(Reuters) - Singapore’s City Developments (CTDM.SI) (CDL) has made an offer to buy the remaining shares of Millennium & Copthorne Hotels (MLC.L) (M&C) it does not own, in a deal that values the hotels group at about 1.8 billion pounds ($2.4 billion).
The move, which amounts to purchasing a 34.8 percent stake for 624.3 million pounds, would bring the operator of the Millennium, Grand Millennium, Copthorne and Kingsgate hotels back into the fold of Singaporean billionaire Kwek Leng Beng’s property empire.
London-listed M&C’s shares shot up 21.5 percent on news of the deal, after CDL said M&C shareholders would get 545 pence per share in cash and be paid a special dividend of 7.5 pence per share.
The entire offer represented a premium of about 21.4 percent to M&C’s closing share price on Friday.
M&C independent directors said in a joint statement that they considered the financial terms of the deal to be fair and reasonable, although they still need to officially approve the sale.
M&C has 130 hotels around the world, and has focused on building its footprint in major cities such as London, New York and Singapore. CDL said it would maintain M&C’s business model and did not intend to sell any of M&C’s hotels in London or New York.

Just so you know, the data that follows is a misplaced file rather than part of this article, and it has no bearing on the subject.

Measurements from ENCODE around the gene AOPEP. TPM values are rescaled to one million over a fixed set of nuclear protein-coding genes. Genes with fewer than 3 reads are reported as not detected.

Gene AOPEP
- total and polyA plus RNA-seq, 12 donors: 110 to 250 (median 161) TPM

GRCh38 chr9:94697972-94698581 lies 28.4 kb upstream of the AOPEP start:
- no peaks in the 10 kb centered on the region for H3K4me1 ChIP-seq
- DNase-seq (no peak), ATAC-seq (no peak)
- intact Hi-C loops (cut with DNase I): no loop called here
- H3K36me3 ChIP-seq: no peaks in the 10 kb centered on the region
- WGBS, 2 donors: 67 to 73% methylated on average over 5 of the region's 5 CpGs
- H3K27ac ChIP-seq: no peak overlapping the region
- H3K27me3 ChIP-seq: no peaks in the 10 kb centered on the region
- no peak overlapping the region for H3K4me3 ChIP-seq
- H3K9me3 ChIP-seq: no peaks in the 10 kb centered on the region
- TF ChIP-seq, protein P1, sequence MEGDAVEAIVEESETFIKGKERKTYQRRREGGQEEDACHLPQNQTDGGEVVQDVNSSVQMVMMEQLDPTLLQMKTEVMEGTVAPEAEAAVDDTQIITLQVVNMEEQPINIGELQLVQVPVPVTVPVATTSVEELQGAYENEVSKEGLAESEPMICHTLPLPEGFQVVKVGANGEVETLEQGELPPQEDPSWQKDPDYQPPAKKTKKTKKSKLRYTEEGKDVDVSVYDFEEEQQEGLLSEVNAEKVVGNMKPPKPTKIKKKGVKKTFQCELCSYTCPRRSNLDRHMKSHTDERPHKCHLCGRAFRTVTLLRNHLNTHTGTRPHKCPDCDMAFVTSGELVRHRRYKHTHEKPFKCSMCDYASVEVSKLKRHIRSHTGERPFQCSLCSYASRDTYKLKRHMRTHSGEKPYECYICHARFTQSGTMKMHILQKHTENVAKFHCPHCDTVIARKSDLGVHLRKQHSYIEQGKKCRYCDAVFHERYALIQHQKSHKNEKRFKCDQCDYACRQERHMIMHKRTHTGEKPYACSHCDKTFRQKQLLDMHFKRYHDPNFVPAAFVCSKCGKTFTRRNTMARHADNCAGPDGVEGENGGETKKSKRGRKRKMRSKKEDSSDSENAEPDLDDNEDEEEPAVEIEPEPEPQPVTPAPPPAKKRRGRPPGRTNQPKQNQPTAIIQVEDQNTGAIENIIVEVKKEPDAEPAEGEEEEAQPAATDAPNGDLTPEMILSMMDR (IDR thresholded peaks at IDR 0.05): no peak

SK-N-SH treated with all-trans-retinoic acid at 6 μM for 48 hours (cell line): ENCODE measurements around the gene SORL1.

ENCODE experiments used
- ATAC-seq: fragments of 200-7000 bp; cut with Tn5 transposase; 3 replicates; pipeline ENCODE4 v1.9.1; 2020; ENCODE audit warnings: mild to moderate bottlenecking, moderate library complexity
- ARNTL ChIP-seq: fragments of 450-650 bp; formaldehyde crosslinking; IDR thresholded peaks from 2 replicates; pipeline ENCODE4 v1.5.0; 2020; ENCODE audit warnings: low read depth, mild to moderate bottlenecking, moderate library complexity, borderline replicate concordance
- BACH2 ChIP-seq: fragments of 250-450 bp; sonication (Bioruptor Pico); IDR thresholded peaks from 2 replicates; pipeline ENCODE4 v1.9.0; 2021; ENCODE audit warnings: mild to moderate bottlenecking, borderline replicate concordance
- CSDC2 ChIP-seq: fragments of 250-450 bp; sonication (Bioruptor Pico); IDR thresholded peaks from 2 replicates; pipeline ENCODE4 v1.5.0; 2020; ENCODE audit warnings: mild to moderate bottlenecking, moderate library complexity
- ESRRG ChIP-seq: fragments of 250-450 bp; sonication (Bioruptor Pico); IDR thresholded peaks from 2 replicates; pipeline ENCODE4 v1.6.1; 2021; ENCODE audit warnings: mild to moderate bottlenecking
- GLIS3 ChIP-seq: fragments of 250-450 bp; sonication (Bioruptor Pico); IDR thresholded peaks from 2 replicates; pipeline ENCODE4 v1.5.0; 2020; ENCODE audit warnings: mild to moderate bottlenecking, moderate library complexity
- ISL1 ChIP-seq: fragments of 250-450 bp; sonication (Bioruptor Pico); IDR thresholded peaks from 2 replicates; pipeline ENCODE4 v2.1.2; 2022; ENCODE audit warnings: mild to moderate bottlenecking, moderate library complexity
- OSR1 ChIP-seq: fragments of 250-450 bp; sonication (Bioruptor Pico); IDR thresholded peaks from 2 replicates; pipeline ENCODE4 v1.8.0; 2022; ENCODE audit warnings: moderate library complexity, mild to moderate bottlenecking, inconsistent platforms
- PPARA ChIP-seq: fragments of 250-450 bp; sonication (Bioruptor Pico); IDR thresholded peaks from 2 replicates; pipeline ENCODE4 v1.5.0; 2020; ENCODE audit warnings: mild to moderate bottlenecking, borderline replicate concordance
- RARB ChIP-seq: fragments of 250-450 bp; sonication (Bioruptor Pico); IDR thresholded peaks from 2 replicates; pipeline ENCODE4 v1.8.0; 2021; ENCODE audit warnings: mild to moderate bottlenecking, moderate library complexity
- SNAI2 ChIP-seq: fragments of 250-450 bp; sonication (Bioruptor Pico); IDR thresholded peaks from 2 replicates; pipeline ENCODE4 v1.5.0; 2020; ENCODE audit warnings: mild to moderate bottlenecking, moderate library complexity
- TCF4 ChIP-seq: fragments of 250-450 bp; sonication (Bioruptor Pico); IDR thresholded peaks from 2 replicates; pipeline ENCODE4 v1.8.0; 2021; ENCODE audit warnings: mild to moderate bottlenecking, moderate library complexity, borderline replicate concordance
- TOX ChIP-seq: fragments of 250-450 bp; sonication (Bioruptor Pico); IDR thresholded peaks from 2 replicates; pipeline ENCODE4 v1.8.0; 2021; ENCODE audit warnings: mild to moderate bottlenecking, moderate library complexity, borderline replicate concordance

The pound's slide GBP= since Britain voted last year to leave the European Union has made some British companies more attractive to overseas suitors, including in the property sector. Chinese buyers have been the most active purchasers in the sector with C C Land (1224.HK), LKK Health and R&F Properties (2777.HK) picking up trophy assets.
CDL is part of Kwek Leng Beng’s Hong Leong Group and indirectly held shares representing a 65.2 percent stake in M&C as of Oct. 9.
CDL reduced its stake and listed M&C on the London Stock Exchange in 1996. In the first half of this year, the hotel group accounted for 49 percent of CDL’s revenue.
“As such, the offer helps to mitigate some of the discount for M&C imputed in CDL’s share price,” Jefferies analyst Krishna Guha said in a note, adding that CDL’s management will be able to improve operating metrics as trading conditions improve.
Higher costs, a string of attacks across Europe and competition from the likes of Airbnb have challenged trading at European hoteliers, including M&C.
The company has in response stalled certain projects and in August reported stronger demand at its hotels in London and Singapore.
Deutsche Bank and HSBC Bank acted as financial advisers to CDL, while Credit Suisse acted on behalf of M&C’s independent directors.
It was the second large deal announced by CDL in as many weeks. Last week, CDL and its joint venture partner said they will buy a freehold residential site on Singapore’s east coast for S$906.7 million ($667 million), adding to a property deal frenzy in the city state this year.
Reporting by Esha Vaish in Bengaluru and Aradhana Aravindan in Singapore; Editing by Louise Heavens and Susan Fenton